Educating young people about the career opportunities available in the printing and graphics industry requires a partnership between educators and industry representatives. Recently, I’ve visited different educational institutions throughout the country to explore education options. One thing that stood out to me was the geographic area from which the students were gleaned. Very few institutions have to contend with an area as large as Southern California.
It seems to me that Southern California offers both advantages and disadvantages when it comes to education, job training, and employment. One major advantage is the sheer number of young people who live in the area. There are over 14 million people living in Los Angeles, Orange, Riverside, and San Bernardino counties. Many of those are young people who would benefit from a career in our industry. A major disadvantage of the SoCal area is the size of those four counties.
It’s possible for a young person who lives in the Inland Empire to attend Riverside City College and receive a quality printing education. But it’s logistically impossible for a student who lives in Los Angeles to receive training at the same school.
In the past, printing classes were offered all over Southern California. From Santa Monica to Downtown Los Angeles to Pasadena, there were schools that offered degrees and transfer opportunities in the industry. Today, there are still schools that offer printing, graphic design and prepress classes. Many of these programs have extended their educational courses, much like some PIASC member companies have extended their product and services offerings. Some programs focus on digital and online design. Others include offset and digital press training.
Southern California Colleges & Universities with Printing or Industry Related Degree Programs
- Cal Poly San Luis Obispo: Graphic Communication
- Cal Poly Pomona: Graphic Design
- Fullerton College: Printing Technology
- Riverside City College: Applied Digital Media & Printing
- Pasadena City College: Graphic Communications Technology
- LA Trade Tech: Visual Communications
While some of these programs are thriving, others have no students. Some of the above listed classes exist only on paper. The educational institutions would offer the classes if there were students interested in the program. As the printing industry becomes more digital, I wonder if all of the above-mentioned programs can, with the help of the industry, once again help students see that printing is a viable employment opportunity.
Employment Needs of the Printing Industry
The truth is, the industry is not just looking for prepress technicians or press operators. We’re looking for employees to run the industry of the future. Think of the technological advances that will occur in the printing industry during the lifetime of a current college student. For example, our idea of a “printing press” has changed over the years. A few years ago it was common to have 3-5 press operators running one press. Today Heidelberg is talking about an “autonomous press room,” a pressroom without a press operator. Xerox, Ricoh, and other digital “press” manufacturers have equipment that begins to print, without an operator, the minute an order comes in from a web-to-print solution.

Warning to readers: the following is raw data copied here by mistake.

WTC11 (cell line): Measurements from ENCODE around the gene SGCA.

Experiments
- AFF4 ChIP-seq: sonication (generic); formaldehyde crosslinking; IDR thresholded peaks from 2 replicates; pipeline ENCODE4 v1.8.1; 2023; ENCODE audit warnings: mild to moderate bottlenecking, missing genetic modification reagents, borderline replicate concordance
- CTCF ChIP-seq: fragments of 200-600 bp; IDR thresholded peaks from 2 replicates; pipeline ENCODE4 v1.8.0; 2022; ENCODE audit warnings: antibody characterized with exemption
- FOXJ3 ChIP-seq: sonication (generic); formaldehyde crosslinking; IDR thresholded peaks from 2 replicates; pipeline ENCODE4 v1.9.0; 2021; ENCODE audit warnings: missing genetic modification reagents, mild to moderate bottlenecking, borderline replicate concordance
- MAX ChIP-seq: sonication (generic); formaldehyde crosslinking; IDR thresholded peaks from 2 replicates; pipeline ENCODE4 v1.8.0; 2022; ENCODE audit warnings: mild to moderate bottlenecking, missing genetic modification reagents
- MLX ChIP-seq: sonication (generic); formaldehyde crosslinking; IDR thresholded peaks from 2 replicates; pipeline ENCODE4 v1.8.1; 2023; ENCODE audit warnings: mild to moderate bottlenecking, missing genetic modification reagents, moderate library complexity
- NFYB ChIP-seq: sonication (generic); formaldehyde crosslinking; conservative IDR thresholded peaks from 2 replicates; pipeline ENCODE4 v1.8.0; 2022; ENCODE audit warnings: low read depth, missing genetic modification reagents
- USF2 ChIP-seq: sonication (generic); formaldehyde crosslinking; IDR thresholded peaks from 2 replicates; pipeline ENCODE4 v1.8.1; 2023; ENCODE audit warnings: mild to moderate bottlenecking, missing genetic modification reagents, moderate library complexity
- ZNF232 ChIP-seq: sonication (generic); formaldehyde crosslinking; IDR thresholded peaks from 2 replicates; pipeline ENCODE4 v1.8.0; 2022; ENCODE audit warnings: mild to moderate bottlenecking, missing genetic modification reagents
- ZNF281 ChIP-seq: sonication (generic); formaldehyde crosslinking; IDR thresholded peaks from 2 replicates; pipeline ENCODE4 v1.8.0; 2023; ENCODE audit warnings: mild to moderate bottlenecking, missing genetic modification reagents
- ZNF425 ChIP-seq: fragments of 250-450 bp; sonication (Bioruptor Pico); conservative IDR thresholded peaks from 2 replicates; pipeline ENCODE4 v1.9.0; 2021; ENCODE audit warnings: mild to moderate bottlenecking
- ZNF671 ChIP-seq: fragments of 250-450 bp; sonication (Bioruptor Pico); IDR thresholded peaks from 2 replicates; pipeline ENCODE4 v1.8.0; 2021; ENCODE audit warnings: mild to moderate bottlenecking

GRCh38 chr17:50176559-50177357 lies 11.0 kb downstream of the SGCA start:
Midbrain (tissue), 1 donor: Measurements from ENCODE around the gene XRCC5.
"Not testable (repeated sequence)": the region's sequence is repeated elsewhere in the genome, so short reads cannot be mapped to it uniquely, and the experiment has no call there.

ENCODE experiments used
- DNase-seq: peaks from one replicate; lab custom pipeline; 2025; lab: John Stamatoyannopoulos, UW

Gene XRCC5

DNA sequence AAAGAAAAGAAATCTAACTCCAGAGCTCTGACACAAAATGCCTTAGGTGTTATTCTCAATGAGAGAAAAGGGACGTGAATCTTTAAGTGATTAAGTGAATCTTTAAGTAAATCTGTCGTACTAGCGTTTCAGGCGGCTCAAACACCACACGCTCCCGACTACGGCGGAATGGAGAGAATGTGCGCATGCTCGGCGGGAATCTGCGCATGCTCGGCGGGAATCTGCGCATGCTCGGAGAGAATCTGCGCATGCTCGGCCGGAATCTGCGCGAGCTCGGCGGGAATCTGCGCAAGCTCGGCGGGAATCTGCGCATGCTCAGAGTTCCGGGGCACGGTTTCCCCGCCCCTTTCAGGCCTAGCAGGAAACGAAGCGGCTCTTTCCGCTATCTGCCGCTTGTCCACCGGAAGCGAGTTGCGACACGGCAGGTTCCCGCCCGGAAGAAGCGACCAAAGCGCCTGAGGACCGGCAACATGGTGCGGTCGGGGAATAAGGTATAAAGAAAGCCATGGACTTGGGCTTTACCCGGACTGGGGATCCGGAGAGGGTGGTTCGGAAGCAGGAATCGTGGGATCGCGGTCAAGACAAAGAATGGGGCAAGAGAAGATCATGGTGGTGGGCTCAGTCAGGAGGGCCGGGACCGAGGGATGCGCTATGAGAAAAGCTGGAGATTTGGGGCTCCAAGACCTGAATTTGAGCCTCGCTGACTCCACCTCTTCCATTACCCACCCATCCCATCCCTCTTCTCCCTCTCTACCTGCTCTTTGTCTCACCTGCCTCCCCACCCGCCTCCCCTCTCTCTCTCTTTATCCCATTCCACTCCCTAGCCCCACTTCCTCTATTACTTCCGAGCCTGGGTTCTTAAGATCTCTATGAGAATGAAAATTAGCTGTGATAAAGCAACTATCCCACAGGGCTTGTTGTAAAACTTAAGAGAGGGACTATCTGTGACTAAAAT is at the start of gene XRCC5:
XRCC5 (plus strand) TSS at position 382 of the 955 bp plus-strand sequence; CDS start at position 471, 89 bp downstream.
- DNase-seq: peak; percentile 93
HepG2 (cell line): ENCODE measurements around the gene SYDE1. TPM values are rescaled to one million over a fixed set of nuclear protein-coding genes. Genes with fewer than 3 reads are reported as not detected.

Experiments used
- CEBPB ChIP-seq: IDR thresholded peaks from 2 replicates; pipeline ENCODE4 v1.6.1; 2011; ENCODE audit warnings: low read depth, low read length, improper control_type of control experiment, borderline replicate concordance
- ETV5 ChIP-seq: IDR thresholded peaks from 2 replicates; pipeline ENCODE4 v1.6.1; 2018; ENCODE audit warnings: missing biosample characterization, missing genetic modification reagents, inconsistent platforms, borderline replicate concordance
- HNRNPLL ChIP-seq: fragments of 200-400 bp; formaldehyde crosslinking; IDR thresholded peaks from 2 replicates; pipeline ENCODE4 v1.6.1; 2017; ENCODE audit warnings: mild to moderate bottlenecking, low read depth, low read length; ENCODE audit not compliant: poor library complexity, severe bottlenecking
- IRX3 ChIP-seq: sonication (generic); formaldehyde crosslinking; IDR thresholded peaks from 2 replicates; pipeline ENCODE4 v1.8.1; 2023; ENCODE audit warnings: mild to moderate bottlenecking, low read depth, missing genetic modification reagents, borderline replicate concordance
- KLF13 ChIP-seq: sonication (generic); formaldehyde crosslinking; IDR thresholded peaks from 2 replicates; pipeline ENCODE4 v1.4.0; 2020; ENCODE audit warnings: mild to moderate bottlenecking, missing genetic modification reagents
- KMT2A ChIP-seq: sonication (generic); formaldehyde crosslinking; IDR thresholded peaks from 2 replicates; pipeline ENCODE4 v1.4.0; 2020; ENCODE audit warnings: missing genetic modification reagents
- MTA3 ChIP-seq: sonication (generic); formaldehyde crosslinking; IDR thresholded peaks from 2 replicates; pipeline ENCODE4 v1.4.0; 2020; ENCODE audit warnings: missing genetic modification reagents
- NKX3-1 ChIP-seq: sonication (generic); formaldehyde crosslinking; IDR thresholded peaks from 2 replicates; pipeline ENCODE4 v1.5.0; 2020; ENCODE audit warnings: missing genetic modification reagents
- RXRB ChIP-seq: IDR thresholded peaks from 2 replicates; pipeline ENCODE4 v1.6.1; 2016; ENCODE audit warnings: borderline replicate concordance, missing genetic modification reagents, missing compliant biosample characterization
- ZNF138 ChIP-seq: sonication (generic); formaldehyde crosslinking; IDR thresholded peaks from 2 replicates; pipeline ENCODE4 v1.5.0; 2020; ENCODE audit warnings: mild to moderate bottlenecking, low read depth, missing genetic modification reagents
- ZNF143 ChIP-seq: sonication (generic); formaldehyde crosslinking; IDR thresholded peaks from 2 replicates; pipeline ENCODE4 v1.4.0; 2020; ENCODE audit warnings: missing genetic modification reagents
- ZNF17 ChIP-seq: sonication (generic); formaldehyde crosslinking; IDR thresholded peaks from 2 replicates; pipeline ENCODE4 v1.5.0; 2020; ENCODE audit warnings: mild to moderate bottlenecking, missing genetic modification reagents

As our industry changes, we’ll still need CSRs, estimators, sales reps, and more to run the printing company of the future. In order to attract young people to our industry, we need to change our image and create awareness in the consumer market of the value of print and the careers that are available.
First Steps in Our Mission Promote the Industry to Young People
In the last few weeks, we have participated in a couple of brainstorming meetings at Fullerton College. Our goal was to develop a “roadmap” of the relationship between students, parents, educators and the industry then merge these groups in a way that will benefit everyone. The roadmap also identifies areas in which educators, industry and the association can act and have an impact. We have to find ways to influence all stakeholders if we are going to find ways to funnel people into the industry.
To reach these goals we’ll take a look at what other educational institutions have done. Take a look at the Instagram campaigns from the Department of Graphic Communications at Clemson University (https://www.instagram.com/clemsongc) and CalPoly SLO (https://www.instagram.com/calpolygrc). The student spotlight videos from CalPoly SLO on Youtube are also very impressive (https://www.youtube.com/user/calpolygrc).
Educating young people, their families, and the community at large about the employment opportunities in the printing industry will be a challenge. We have the educational institutions and we have the students. What we need now is a group of educators and industry leaders to step up and make this a reality because the consequences of doing nothing are not acceptable.
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